Brockville, Ontario



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Brockville air cadet aims for new heights

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After earning two sets of pilot wings and serving as the commander of the Brockville air cadets, Joel Loiselle, 18, has set his sights on even loftier goals. This fall he is off to study engineering, which he hopes will lead to a career in aviation. However, first he plans to give back to the program that helped him get there by teaching young cadets how to fly.

When Loiselle joined the Brockville squadron at age 12, he knew he wanted to get into the flying part of the program but recognized the stiff competition. Fortunately, he made all the right moves starting with his first two summer camp courses: basic training and an introduction to leadership course, both at Canadian Forces Base Trenton.

“I learned basic skills there that helped me become a leader in the squadron later on,” says Loiselle, who has led the Brockville squadron for the past year-and-a-half.

By the time of his third summer, Loiselle was able to take the introduction to aviation course – also at Trenton. This was a more academic program, where he learned about aircraft and how they work. Along with the free ground school training at the Brockville squadron, this course prepared him well for the next steps in his cadet career.

In the summer of 2009, Loiselle was selected for the elite glider pilot course. This began with an intense and fast-paced ground school, followed by a rigorous few weeks of learning to fly gliders. Loiselle graduated with 67 other cadets, receiving the much-coveted glider wings he proudly wore on his uniform. He earned his glider licence before learning to drive.

“I did a lot of academic work on the glider course,” says Loiselle. “It gave me the motivation to stay focused. You realize that you’re doing something for a reason and there’s a reward waiting for you at the end.” But that wasn’t the end of Loiselle’s flight training. He was already looking ahead to the next step.

Last summer, Loiselle received the ultimate prize for an air cadet: the even more competitive power pilot scholarship. He was sent to the Diamond Flight Centre in London, Ont. for more ground school followed by training in the air before graduating with a second set of wings. He now holds a private pilot’s license – an expensive accomplishment for most people but one that he was able to earn for free through cadets.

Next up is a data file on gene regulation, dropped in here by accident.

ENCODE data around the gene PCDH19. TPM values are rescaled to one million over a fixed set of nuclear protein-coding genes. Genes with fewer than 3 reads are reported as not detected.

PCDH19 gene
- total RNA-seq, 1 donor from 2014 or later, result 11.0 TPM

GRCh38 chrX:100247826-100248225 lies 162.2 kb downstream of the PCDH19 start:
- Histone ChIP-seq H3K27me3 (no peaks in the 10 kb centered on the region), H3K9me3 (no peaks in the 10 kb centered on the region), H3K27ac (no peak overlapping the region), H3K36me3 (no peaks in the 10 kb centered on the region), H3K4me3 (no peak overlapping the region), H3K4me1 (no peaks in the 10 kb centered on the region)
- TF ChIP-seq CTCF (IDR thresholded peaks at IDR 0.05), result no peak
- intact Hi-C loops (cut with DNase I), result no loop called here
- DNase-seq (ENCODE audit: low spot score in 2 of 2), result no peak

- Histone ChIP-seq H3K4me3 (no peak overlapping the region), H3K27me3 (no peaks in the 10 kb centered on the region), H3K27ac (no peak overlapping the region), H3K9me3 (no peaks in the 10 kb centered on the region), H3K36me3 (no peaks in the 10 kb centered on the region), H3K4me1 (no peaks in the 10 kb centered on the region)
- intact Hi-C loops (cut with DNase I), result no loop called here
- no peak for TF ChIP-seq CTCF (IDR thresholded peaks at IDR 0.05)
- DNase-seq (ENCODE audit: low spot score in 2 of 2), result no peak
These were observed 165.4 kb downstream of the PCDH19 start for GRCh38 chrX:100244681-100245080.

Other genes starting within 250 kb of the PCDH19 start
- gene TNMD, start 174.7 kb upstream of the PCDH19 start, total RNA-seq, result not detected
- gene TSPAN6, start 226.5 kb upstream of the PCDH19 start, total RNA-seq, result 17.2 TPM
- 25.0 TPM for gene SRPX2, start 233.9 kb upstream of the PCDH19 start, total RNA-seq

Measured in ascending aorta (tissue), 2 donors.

Loiselle’s aviation accomplishments continue. On March 28, he was awarded $1,000 from the 426 Thunderbird Squadron Association for further flying training.

Not one to rest on his laurels, Loiselle has been using his talents to give back to the cadet program. Every weekend during the fall and spring flying seasons, he volunteers with the local cadet flight center. He takes younger cadets on short glider flights to give them a first-hand experience of what they learn in the classroom. This summer, Loiselle hopes to serve on the staff at the glider school and help others to earn their wings.

Loiselle’s ground school and pilot training helped with his school studies. “It gave me a reason to be interested in school. I thought this isn’t so different so I became more focused on school. Because I really wanted to learn – mainly for the wings – it helped me with study habits that I then used in school.” Loiselle’s dedicated studies have paid off, and next year he will be studying engineering at university.He hopes this will lead to a career as an aeronautical engineer or a professional pilot.

The Brockville Air Cadet Squadron is generously co-sponsored by the Mallorytown Royal Canadian Legion and 450 Sabre Wing of the Royal Canadian Air Force Association. The Association’s Mike Bowen generously donates his time to teach ground school to a group of cadets each year. Loiselle is among his many successful alumni.

The Brockville Squadron meets at the Armouries Monday evenings from 6:30-9:00 pm. Youth aged 12 to 18 are welcome to join and the there is no charge for the training, summer camps or uniforms. 

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